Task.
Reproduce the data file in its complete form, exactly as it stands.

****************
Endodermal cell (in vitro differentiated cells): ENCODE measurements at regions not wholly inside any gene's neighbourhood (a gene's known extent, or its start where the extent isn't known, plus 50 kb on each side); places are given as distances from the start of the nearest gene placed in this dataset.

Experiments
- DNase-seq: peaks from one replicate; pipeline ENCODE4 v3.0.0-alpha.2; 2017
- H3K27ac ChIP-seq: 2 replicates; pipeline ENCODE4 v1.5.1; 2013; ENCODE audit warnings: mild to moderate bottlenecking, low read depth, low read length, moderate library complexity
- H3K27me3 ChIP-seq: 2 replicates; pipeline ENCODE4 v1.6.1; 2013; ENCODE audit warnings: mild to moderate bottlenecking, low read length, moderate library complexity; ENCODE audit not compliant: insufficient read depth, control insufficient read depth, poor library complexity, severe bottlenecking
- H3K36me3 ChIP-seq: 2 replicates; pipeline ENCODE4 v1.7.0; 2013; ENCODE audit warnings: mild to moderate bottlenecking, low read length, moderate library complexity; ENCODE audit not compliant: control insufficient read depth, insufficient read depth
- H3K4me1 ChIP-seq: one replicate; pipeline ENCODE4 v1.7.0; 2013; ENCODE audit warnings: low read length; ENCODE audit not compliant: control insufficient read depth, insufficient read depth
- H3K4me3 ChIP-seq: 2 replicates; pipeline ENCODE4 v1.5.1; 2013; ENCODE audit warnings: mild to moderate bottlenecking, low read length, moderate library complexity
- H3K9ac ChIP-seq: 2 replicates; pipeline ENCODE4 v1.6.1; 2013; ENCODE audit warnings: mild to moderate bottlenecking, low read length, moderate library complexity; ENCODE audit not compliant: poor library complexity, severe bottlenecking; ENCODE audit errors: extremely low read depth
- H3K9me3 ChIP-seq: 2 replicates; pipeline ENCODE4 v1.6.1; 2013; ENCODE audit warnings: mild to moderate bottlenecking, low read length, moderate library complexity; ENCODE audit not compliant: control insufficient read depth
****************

Endodermal cell (in vitro differentiated cells): ENCODE measurements at regions not wholly inside any gene's neighbourhood (a gene's known extent, or its start where the extent isn't known, plus 50 kb on each side); places are given as distances from the start of the nearest gene placed in this dataset.

Experiments
- DNase-seq: peaks from one replicate; pipeline ENCODE4 v3.0.0-alpha.2; 2017
- H3K27ac ChIP-seq: 2 replicates; pipeline ENCODE4 v1.5.1; 2013; ENCODE audit warnings: mild to moderate bottlenecking, low read depth, low read length, moderate library complexity
- H3K27me3 ChIP-seq: 2 replicates; pipeline ENCODE4 v1.6.1; 2013; ENCODE audit warnings: mild to moderate bottlenecking, low read length, moderate library complexity; ENCODE audit not compliant: insufficient read depth, control insufficient read depth, poor library complexity, severe bottlenecking
- H3K36me3 ChIP-seq: 2 replicates; pipeline ENCODE4 v1.7.0; 2013; ENCODE audit warnings: mild to moderate bottlenecking, low read length, moderate library complexity; ENCODE audit not compliant: control insufficient read depth, insufficient read depth
- H3K4me1 ChIP-seq: one replicate; pipeline ENCODE4 v1.7.0; 2013; ENCODE audit warnings: low read length; ENCODE audit not compliant: control insufficient read depth, insufficient read depth
- H3K4me3 ChIP-seq: 2 replicates; pipeline ENCODE4 v1.5.1; 2013; ENCODE audit warnings: mild to moderate bottlenecking, low read length, moderate library complexity
- H3K9ac ChIP-seq: 2 replicates; pipeline ENCODE4 v1.6.1; 2013; ENCODE audit warnings: mild to moderate bottlenecking, low read length, moderate library complexity; ENCODE audit not compliant: poor library complexity, severe bottlenecking; ENCODE audit errors: extremely low read depth
- H3K9me3 ChIP-seq: 2 replicates; pipeline ENCODE4 v1.6.1; 2013; ENCODE audit warnings: mild to moderate bottlenecking, low read length, moderate library complexity; ENCODE audit not compliant: control insufficient read depth